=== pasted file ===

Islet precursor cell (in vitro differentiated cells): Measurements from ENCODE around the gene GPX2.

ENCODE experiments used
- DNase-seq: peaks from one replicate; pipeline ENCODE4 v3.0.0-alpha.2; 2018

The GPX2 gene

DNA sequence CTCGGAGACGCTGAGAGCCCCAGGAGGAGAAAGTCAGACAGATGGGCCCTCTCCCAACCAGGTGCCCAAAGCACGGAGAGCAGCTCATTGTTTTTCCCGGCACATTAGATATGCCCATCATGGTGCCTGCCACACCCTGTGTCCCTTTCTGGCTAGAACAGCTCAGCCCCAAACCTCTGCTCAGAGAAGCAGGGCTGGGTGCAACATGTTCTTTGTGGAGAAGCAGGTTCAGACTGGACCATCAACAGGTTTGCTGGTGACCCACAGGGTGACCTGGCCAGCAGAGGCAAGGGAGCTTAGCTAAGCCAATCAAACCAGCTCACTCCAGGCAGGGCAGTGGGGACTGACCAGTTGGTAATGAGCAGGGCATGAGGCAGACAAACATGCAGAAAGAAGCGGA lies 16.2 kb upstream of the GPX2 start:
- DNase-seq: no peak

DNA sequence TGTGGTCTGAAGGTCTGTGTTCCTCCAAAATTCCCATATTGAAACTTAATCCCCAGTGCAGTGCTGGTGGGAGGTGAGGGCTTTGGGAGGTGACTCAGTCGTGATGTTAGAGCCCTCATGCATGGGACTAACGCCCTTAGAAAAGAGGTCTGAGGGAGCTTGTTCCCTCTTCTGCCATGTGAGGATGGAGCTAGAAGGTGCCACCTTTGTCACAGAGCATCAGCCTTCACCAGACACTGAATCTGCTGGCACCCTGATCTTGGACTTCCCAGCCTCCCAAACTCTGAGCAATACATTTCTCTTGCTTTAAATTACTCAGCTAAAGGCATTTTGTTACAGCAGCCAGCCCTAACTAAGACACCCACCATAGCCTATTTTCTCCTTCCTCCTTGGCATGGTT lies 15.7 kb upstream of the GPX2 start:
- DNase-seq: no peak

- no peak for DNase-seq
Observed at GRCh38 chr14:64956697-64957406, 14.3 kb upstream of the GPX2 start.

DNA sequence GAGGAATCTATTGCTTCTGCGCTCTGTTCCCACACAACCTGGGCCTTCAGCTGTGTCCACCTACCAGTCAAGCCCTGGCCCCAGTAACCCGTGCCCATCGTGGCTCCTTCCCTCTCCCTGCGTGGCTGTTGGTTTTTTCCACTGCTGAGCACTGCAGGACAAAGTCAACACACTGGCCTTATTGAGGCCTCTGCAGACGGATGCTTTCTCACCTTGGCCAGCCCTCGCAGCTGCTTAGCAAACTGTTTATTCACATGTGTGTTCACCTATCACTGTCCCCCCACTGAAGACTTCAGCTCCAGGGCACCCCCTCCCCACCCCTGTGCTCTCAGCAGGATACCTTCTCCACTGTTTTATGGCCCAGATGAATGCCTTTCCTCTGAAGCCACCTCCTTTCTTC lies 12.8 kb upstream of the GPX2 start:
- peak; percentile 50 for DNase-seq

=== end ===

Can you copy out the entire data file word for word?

Islet precursor cell (in vitro differentiated cells): Measurements from ENCODE around the gene GPX2.

ENCODE experiments used
- DNase-seq: peaks from one replicate; pipeline ENCODE4 v3.0.0-alpha.2; 2018

The GPX2 gene

DNA sequence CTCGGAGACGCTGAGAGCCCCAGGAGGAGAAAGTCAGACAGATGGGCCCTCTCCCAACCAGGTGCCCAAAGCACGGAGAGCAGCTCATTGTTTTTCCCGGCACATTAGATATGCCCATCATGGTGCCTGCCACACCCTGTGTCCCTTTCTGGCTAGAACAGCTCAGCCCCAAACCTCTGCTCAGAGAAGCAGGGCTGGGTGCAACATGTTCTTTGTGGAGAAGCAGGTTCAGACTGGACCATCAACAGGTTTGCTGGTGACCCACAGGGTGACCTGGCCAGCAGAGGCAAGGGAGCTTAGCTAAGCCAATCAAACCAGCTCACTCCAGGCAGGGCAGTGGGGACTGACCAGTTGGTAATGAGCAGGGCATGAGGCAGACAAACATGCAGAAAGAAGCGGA lies 16.2 kb upstream of the GPX2 start:
- DNase-seq: no peak

DNA sequence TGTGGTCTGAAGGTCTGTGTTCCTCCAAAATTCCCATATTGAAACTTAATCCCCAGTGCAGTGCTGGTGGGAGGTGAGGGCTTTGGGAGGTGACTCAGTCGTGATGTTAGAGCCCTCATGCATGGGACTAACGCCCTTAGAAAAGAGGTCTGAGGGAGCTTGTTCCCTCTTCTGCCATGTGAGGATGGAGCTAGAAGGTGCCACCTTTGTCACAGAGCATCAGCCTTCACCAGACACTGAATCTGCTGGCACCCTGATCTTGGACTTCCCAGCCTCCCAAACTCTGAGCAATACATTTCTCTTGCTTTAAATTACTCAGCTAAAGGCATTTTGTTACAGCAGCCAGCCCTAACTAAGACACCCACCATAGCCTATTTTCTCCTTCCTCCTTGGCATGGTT lies 15.7 kb upstream of the GPX2 start:
- DNase-seq: no peak

- no peak for DNase-seq
Observed at GRCh38 chr14:64956697-64957406, 14.3 kb upstream of the GPX2 start.

DNA sequence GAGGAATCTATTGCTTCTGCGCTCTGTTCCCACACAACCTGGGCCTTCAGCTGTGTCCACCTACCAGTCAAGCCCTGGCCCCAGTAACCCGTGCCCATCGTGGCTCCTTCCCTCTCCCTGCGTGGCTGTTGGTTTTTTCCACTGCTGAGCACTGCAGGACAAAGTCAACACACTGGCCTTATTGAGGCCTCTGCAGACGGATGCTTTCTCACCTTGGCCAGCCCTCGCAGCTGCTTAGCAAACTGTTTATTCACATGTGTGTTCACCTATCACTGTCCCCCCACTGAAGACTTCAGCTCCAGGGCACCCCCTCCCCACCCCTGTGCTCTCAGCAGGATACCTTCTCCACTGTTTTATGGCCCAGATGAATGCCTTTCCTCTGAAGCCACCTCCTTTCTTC lies 12.8 kb upstream of the GPX2 start:
- peak; percentile 50 for DNase-seq